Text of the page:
Staying in business is a big topic right now. We can call this sustainability.
Sustainability means different things to different companies as well as industries. Sustainability really started with the whole concept of being green, becoming more environmentally friendly, and paying more attention to conserving our planet’s resources. However, sustainability has become much more than that. Sustainability has become a viable business strategy which considers the economic considerations for business sustainability, governmental issues, and opinions from customers and stakeholders.
Where did the term sustainability come from? The term sustainability emerged in the 1987 report by United Nation’s World Commission on Environment and Development. The report simply defined sustainability as follows: to meet the needs of the present without compromising the ability of future generations to meet their own needs.
No matter how a business defines sustainability or how they choose to implement the concepts, there is a commonality to sustainability that runs from business to business and industry to industry. Sustainability creates a competitive business advantage while positively impacting the environment. In our experience, there are really two issues of sustainability—protecting resources and the environment while building stronger, more profitable and sustainable companies.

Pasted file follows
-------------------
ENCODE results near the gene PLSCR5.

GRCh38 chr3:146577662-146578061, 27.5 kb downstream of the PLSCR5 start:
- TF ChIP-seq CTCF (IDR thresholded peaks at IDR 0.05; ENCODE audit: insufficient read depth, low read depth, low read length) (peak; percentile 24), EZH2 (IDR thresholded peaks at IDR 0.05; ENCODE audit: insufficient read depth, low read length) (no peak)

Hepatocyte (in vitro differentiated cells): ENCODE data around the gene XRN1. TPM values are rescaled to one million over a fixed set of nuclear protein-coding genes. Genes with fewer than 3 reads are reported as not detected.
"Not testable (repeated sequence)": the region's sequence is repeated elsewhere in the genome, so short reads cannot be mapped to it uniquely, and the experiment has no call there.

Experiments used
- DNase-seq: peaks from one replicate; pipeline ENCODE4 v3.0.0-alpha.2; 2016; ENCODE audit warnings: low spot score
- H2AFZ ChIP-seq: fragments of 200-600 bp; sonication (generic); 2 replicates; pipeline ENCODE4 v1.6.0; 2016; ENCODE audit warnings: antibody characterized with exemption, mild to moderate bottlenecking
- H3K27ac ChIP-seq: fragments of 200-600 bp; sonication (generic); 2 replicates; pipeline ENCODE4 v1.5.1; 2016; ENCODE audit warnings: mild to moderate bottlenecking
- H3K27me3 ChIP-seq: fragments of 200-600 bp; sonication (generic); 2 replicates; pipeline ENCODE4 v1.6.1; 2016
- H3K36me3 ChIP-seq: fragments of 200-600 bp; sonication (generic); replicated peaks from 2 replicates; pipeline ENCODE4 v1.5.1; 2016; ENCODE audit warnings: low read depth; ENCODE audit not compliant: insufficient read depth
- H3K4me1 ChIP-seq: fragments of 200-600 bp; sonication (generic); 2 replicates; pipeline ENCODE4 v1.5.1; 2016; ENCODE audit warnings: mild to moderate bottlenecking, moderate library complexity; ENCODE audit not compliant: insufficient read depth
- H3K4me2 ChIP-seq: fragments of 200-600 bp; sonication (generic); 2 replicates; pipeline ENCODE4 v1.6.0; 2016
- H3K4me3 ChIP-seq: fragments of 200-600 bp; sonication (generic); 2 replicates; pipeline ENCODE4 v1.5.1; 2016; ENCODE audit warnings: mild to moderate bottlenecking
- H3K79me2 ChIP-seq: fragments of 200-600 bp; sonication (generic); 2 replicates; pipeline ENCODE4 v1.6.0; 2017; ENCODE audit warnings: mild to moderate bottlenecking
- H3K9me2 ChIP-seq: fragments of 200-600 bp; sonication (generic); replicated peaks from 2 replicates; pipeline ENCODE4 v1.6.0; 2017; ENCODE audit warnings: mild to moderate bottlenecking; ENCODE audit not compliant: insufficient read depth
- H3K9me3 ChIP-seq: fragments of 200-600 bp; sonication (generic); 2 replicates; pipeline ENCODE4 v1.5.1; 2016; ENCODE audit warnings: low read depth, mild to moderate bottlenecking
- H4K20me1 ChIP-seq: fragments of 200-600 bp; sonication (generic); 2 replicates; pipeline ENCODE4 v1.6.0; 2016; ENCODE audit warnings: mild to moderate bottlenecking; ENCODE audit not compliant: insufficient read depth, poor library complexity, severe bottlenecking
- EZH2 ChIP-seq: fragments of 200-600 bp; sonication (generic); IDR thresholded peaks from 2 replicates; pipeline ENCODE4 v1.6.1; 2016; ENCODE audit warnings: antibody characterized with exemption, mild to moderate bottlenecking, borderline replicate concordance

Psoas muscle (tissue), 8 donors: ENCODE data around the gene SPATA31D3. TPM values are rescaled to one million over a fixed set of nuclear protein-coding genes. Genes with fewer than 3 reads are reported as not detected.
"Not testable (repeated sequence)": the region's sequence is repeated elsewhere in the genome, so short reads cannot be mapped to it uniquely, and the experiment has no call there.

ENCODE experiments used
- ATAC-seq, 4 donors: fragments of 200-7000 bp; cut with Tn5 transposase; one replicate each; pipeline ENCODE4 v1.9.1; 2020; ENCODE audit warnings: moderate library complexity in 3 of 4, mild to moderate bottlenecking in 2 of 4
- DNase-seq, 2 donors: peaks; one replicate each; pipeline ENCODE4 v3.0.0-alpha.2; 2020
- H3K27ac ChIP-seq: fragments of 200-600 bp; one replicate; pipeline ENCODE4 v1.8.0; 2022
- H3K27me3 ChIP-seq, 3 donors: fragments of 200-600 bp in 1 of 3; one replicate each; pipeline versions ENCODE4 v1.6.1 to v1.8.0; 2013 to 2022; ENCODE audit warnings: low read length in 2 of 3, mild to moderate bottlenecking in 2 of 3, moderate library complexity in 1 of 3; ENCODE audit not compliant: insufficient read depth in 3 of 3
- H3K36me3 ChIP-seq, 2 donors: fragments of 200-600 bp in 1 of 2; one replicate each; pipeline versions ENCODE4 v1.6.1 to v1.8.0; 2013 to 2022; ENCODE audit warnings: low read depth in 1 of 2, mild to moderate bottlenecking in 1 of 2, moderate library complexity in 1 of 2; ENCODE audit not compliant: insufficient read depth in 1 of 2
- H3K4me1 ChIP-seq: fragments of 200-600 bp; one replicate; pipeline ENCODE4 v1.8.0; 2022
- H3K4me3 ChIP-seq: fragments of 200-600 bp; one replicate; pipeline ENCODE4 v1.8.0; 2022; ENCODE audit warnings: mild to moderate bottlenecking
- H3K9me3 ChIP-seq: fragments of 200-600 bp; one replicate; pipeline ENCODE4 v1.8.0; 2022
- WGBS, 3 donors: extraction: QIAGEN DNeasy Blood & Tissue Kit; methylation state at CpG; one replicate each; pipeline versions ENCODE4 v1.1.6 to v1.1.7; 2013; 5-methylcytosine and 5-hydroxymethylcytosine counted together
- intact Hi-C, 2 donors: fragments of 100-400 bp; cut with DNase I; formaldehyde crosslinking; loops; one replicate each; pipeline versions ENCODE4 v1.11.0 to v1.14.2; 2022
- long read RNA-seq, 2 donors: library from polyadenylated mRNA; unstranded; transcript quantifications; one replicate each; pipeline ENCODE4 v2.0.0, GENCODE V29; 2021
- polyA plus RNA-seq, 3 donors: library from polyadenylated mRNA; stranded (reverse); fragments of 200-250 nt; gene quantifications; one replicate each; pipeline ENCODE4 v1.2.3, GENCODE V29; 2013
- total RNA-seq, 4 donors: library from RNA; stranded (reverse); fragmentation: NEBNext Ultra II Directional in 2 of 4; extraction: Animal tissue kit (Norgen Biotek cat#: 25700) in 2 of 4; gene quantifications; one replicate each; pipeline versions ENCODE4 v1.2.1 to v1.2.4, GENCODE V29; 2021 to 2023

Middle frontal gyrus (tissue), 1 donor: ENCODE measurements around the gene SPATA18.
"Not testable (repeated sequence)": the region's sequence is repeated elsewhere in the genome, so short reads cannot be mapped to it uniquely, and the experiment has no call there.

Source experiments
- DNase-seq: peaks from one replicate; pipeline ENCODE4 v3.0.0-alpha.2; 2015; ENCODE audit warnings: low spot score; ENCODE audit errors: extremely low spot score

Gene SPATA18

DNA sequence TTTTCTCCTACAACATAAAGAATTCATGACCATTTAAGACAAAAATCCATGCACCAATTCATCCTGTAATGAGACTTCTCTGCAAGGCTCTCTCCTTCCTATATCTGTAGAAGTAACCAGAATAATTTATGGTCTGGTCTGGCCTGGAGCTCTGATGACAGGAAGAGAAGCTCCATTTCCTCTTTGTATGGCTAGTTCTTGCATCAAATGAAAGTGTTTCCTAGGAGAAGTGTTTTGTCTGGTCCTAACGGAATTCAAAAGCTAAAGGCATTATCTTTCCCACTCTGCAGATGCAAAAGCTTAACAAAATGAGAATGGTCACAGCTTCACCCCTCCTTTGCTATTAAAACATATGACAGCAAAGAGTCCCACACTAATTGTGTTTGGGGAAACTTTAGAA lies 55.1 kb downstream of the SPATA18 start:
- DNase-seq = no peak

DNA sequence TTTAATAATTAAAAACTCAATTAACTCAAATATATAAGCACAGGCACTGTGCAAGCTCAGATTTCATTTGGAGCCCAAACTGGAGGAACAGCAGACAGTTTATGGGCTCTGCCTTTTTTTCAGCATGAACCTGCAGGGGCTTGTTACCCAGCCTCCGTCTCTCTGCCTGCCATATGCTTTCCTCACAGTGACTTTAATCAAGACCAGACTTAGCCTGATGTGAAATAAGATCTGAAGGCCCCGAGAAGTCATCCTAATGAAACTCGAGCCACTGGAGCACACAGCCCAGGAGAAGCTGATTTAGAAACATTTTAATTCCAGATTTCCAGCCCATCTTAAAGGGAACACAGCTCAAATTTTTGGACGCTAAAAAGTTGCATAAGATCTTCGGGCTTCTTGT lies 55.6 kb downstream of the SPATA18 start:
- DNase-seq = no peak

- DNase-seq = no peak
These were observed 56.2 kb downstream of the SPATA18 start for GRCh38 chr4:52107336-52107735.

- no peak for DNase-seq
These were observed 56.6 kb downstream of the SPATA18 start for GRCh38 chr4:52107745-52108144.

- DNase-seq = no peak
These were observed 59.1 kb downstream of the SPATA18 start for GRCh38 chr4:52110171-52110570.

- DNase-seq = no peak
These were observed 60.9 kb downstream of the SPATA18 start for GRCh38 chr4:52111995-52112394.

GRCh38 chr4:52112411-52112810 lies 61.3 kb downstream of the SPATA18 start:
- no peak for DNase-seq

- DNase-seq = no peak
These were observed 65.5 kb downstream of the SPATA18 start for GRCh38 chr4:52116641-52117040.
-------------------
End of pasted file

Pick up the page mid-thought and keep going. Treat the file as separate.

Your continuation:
Creating sustainability is a business strategy where the alignment of all organizational components is far stronger than any one individual component. Now here are some examples.
The single components include: People, Process, and the Environment. All three are important areas of focus. However, when all three are aligned and focused on common goals and objectives, the advantage is substantial. Sustainability fosters long-term growth, Systems Thinking, profitability, customer loyalty, and community stewardship. Your sustainable business would equal the sum of these parts.
People: When the area of People stands alone companies have a tendency to focus on solving problems, putting out fires, and reacting to situations as they appear.
Process: When Processes are not aligned and there is no strategic focus, a departmental mentality starts to bubble to the surface. Variation starts to creep in as each department is focused on self-interest in lieu of process alignment. A silo-oriented attitude is developed.
Environment: When companies focus solely on Environmental issues apart from their strategic direction they are often doing so merely to comply. In cases like this they consider sustainability an expense. They are doing it grudgingly because of regulations or customers are beginning to grumble.
But there are business advantages to embracing sustainability and depending on your organization the opportunities for enhanced business can be dramatic.
If you want to know if sustainability as a strategy makes sense for you here are three questions to address:
In the end sustainability should be part of your entire strategic plan and how you will continue to compete and grow in a changing environment.
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